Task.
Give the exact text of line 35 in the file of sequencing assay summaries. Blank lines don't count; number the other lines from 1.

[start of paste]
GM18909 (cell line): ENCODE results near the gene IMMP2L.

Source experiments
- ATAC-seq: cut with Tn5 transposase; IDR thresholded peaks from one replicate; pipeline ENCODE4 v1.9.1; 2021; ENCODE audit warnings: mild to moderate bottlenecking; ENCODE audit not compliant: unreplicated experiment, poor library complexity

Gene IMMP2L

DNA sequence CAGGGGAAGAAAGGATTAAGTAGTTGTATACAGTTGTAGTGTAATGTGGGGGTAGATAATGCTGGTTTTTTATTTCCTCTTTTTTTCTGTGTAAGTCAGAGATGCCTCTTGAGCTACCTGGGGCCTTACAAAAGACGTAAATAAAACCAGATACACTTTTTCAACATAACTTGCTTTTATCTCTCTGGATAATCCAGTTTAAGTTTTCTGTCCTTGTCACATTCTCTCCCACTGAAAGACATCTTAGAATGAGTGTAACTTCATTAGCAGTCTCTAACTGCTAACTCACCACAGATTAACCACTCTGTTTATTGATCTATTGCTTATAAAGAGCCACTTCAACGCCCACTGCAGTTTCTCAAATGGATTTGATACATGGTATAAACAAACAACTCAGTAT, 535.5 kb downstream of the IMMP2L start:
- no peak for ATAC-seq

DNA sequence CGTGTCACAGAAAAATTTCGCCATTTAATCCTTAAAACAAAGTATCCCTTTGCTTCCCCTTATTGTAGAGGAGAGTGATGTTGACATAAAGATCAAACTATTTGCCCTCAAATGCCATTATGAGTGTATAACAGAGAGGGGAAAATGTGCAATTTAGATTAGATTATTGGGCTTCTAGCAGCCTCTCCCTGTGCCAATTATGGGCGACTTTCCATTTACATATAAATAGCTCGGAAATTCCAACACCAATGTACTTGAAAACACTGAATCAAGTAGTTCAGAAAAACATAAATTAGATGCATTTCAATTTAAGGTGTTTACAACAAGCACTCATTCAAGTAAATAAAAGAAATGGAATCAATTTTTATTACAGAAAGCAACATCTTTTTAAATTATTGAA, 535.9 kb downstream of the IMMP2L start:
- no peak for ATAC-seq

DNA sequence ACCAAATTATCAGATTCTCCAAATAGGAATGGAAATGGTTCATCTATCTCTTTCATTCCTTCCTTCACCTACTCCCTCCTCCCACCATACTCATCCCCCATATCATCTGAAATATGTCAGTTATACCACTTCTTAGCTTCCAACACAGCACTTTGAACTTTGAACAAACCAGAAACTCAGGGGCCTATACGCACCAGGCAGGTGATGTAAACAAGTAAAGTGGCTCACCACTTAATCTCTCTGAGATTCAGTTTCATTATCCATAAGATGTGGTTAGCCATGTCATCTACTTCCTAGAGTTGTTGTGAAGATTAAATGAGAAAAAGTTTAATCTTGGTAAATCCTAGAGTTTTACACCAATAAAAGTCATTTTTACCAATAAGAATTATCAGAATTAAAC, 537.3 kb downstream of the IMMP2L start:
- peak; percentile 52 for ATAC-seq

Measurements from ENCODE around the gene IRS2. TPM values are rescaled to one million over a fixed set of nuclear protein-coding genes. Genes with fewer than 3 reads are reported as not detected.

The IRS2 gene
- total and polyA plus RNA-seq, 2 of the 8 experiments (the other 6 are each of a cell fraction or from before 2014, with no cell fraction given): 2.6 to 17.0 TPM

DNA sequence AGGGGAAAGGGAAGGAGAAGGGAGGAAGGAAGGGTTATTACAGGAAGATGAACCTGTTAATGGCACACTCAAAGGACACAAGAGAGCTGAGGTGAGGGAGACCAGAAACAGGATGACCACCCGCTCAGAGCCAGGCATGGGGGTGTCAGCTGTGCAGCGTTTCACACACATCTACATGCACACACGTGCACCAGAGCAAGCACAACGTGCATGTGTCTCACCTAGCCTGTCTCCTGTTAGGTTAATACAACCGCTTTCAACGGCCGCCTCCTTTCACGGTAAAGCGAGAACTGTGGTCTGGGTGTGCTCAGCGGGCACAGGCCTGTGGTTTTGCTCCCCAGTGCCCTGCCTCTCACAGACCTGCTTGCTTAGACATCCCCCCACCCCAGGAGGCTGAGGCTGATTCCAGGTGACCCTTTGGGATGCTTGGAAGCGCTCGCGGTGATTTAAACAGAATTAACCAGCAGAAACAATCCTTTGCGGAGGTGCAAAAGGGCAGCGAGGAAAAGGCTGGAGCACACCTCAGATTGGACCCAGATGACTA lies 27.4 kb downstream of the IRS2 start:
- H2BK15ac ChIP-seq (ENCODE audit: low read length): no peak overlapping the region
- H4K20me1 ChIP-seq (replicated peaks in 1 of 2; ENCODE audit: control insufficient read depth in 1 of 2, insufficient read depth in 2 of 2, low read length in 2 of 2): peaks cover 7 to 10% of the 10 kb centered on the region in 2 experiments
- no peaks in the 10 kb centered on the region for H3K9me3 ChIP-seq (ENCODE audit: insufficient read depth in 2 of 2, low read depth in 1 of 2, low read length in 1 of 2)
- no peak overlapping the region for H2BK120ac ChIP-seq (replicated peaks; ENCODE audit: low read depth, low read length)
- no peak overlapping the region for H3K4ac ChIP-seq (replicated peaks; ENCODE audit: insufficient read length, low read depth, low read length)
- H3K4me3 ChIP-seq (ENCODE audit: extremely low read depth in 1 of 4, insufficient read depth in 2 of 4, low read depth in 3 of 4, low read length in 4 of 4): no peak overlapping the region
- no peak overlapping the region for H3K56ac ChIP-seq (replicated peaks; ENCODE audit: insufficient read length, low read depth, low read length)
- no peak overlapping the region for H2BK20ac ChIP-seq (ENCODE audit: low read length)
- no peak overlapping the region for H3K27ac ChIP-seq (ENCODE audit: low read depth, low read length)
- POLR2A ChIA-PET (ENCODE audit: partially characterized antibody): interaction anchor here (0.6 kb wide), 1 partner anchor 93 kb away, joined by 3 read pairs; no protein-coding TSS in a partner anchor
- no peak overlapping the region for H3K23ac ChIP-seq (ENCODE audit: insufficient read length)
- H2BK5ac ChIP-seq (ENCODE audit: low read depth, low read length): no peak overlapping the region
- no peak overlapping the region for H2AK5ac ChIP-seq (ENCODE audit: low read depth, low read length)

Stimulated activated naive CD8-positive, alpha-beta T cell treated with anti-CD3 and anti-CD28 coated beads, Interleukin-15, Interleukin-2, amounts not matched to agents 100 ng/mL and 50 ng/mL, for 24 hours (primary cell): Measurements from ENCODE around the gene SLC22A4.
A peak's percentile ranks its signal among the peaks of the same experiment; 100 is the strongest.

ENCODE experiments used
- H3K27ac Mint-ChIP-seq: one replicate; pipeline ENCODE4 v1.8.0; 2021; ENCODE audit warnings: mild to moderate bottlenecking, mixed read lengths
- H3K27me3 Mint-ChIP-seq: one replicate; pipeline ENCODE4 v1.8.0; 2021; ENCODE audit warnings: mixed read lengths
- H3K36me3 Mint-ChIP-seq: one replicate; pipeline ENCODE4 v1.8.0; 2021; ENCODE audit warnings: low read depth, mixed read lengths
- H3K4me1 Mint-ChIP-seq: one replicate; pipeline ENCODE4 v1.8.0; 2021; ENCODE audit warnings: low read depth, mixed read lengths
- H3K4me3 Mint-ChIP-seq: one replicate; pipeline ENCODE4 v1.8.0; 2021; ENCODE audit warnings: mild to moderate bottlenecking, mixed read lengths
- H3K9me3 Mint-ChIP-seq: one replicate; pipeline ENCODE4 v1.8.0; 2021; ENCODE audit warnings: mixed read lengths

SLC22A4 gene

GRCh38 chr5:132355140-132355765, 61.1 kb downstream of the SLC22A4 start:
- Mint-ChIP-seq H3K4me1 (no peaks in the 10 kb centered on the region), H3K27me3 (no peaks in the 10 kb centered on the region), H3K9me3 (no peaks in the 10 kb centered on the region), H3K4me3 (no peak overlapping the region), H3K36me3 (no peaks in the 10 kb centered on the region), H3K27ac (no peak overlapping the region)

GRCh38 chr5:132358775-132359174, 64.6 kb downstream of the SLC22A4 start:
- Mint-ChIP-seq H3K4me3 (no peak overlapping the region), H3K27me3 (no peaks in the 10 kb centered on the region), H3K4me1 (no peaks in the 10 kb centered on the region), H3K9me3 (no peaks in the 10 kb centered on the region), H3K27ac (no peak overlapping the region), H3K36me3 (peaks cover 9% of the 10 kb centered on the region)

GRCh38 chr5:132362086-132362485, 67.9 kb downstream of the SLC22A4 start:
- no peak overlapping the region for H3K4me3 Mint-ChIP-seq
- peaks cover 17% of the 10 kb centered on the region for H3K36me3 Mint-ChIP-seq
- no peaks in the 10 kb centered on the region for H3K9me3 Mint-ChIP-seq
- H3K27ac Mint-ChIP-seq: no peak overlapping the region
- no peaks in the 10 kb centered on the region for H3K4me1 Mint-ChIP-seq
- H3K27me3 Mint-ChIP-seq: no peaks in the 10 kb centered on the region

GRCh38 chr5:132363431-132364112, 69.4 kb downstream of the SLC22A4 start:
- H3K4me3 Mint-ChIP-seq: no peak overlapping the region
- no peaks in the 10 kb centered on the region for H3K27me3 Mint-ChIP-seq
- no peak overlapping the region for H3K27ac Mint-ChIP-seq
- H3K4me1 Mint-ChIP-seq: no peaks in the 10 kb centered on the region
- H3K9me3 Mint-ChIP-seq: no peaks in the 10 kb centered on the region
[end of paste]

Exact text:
- H3K4me3 Mint-ChIP-seq: one replicate; pipeline ENCODE4 v1.8.0; 2021; ENCODE audit warnings: mild to moderate bottlenecking, mixed read lengths